It's a strange thing to be married, I thought, not for the first time, nor for the thousandth, as I made my way to a diner that I had seen serving sandwiches and other luncheon fare in portions that had food dribbling off the plate. I have read where couples become physically and mentally alike and even dependent upon one another over the years, and I've heard all sorts of theories as to why this is. Whichever theory you pick, it's true: if it works, if the union takes, you do become a kind of symbiotic being. What one feels and does, the other feels and does, although there's no real reason why they should. It certainly doesn't jibe with the survival instinct, not all the time, anyway.

Take me and food, for example. For the past two days, Her Lovely Self had been able to eat almost nothing. I was under no such restriction, yet I couldn't bring myself to eat, except in extremity (i.e. when I was dizzy and passing out), and even then, my refueling was just that, with no pleasure taken, a furtive, almost unseemly act that I was glad to have done with. Because I felt disloyal.

Now here I was, having lunch by myself. I was, let me say, starving. And yet I couldn't bring myself to enjoy my food, although one some level I registered that it was really good. Instead, all I could think was that I should be somewhere else.

I admit, I fell out of my state of grace over the course of that lunch. A cloud of gloom, my own personal thunderheads, seemed to fall over me. And then a question popped into my head, as if from nowhere:

What if THIS is what retirement will be like?

And I saw myself, alone, marking the days listlessly, each and every meal a joyless repast at a table for one. I always vaguely thought retirement would be pretty OK, you know? But having the reality of my wife's health rubbed in my face the past couple of days had rattled me, clearly. And suddenly, I wanted nothing more than to be by her side--because I could be, you know?

Thus it was that I threw a too-large bill on the table, left my lunch half-eaten, and dashed back to the hospital. I really wasn't thinking about hypothetical retirement scenarios at that point. I just had a single, driving need: to get back to my wife.

So I can perhaps be forgiven for failing to notice the car.

You know: The one that hit me...


Okay, okay. So by now I should not be surprised by the unbelievable and uncanny amount of bad luck that you have, but COME ON! FATE - if you are reading this, CUT THIS GUY A BREAK!
Oh, the cliffhangers! So unfair! You always leave me desperate for more - which is just as you intended, I'm sure. I have been reading with deepest concern for HLS and the rest of your family in support of her, and now I am sending positive thoughts to you that the car gave you a little bump and that you're safe.

Keep your chin up, I'm glad you still have your sense of humor. And so sorry you're dealing with all this...
I really did just choke on my coffee!

How many bones did you break?! Are you okay?!
I guess you are still alive since this was posted...

but I spewed my coffee too~
I just KNEW that's what your title meant, but forgot about it by the time I reached the end of this installment. When you wrote that you'd been hit, I still had such a sudden intake of air that I was dizzy. Unbelievable. But not, if you know what I mean.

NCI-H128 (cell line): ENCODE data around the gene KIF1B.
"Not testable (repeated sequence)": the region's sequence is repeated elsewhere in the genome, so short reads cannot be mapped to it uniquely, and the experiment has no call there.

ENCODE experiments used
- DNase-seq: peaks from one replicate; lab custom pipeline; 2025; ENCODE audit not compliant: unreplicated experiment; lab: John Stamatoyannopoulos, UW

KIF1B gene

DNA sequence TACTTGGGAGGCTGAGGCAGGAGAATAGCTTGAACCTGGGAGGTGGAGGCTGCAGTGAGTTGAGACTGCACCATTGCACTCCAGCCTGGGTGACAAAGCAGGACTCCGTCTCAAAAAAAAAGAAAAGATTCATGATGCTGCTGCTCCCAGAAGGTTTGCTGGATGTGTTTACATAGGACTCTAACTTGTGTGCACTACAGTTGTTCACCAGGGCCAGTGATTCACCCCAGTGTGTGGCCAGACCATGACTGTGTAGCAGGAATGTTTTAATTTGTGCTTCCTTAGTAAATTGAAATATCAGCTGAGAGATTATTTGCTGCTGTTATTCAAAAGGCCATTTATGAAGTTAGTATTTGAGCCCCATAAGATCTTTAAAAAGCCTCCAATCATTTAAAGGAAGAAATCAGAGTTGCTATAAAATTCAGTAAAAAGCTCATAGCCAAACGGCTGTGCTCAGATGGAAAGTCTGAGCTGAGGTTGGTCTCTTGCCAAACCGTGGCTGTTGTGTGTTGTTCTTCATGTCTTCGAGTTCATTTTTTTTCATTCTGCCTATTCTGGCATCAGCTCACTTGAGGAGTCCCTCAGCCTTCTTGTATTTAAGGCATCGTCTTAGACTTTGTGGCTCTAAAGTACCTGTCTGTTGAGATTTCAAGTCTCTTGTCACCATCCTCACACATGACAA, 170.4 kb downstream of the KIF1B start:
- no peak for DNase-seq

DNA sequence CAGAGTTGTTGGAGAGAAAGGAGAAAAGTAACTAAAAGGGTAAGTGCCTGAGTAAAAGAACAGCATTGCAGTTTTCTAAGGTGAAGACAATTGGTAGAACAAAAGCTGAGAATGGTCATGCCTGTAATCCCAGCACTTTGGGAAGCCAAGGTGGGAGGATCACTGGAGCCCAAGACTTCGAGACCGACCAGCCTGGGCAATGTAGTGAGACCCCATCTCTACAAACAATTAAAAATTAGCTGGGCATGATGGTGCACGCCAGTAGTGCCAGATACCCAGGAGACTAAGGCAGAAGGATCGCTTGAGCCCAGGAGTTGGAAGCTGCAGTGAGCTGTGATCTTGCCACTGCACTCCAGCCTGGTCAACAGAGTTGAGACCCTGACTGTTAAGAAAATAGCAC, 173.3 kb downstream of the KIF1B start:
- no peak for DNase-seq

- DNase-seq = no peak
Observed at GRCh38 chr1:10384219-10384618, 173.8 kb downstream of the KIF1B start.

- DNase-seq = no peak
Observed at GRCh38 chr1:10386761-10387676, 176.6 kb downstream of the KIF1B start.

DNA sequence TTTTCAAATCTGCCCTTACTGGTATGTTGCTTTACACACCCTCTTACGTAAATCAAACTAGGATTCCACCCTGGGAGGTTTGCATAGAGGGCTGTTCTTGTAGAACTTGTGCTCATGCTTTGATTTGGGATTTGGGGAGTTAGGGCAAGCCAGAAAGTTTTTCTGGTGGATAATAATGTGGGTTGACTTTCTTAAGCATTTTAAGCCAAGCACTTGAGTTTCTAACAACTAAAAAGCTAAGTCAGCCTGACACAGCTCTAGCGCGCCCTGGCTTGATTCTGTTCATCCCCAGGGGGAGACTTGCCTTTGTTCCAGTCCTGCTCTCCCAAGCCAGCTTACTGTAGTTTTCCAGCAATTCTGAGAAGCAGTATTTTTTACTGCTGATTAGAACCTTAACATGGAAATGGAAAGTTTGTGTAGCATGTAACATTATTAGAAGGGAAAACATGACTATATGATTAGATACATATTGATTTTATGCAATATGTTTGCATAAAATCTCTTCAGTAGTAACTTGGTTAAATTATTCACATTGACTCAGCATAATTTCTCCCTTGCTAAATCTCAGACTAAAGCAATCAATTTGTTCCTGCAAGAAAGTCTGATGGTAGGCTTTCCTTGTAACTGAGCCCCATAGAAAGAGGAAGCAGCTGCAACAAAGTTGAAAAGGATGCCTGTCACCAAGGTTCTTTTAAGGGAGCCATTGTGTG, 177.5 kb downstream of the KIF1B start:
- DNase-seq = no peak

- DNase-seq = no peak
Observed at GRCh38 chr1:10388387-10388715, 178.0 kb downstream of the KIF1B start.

Holy hell!! you got hit by a car, Are you kidding me? I am putting you on my prayer list for you and your family.
MM, your stories keep me on an emotional roller-coaster ride; one minute happy, the next sad, the list goes up, down and sideways~ You are one gifted man and blessed in so many ways it boggles the mind.

Please let us know how HLS is and which bone(s) you broke. You all are in my thoughts and prayers~ always.
Another cliffhanger! Arrrggghhhh!
I hope all is well. As always you have me riveted.
I, too, was so worried about HLS that I forgot to think about the likelihood that you'd have some sort of accident befall you, especially considering your post title. I hope you are both well by now, and that you've seen Thomas make his successful pitching debut.
NO WAY! My chin hit my desk when I read that last line of your post! Hang in there. Need the rest of the story!
'Destiny is a fickle bitch.'
AYFKM?!? Dude! What is this freaky confluence of The Fates that somehow follows you wherever you go? It sorta makes me glad that I'm here on the west coast, in minimal danger of collateral damage due to these utterly bizarre happenings. Jebus man, at least we know you survived due to the post, but I hope you and HLS are both mending quickly. As always, you and the family are in my thoughts. Right now my thoughts are tending towards marshmallows and airbags...
Oh, for the love of god, noooo! Karma seriously owes you a Get Out of Jail Free/One Day Without a Cosmic Ass-Kicking card. For real!
DUDE! Seriously?!?!
Sigh. And now I won't be able to think about another darn thing until you finish this story.
YAAAAAA! MM, noooooo, not again!

Didn't you learn anything from my Hospital Chronicles?
Yikes, MM. I hope you're both doing all right.
you know, I really just completely stumbled upon your blog. Someone else reads you that also reads Rees Pioneer woman, I was reading her comments and your blog name caught my eye, just struck me. So---click.... at least an hour later Im still here..

My lord, I cannot stop.
I hope everyone is okay. Ive bitten my nails to the quick. Please let everyone be alright.
Take CARE you intriguing bastard..
coastal nest
Please, please, please, write a book as soon as possible!
I'm not sure that I believe you..but keep going and I will decide.
The Law of Attraction - what you think about you bring about. Think about Health and Wealth and Abundance! Think about being focused on the task at hand!

And say, all day, Thank you for my healing.

Oh goodness, I hope everyone is alright.

Damn. Get back here and finish this story!
p.s. I've loved Bellairs' books as a kid. :)